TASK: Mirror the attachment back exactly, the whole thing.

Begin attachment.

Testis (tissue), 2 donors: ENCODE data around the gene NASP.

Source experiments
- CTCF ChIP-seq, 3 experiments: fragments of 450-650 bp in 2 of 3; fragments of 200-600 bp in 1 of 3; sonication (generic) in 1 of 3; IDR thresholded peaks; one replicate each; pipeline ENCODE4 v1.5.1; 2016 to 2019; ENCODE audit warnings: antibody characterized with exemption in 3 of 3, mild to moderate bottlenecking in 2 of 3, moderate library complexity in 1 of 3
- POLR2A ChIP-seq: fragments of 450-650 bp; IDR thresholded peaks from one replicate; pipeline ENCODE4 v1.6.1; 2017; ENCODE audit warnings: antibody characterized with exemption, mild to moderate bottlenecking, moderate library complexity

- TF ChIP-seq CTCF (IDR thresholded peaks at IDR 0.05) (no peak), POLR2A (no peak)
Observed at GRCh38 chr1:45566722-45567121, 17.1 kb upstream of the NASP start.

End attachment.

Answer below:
Testis (tissue), 2 donors: ENCODE data around the gene NASP.

Source experiments
- CTCF ChIP-seq, 3 experiments: fragments of 450-650 bp in 2 of 3; fragments of 200-600 bp in 1 of 3; sonication (generic) in 1 of 3; IDR thresholded peaks; one replicate each; pipeline ENCODE4 v1.5.1; 2016 to 2019; ENCODE audit warnings: antibody characterized with exemption in 3 of 3, mild to moderate bottlenecking in 2 of 3, moderate library complexity in 1 of 3
- POLR2A ChIP-seq: fragments of 450-650 bp; IDR thresholded peaks from one replicate; pipeline ENCODE4 v1.6.1; 2017; ENCODE audit warnings: antibody characterized with exemption, mild to moderate bottlenecking, moderate library complexity

- TF ChIP-seq CTCF (IDR thresholded peaks at IDR 0.05) (no peak), POLR2A (no peak)
Observed at GRCh38 chr1:45566722-45567121, 17.1 kb upstream of the NASP start.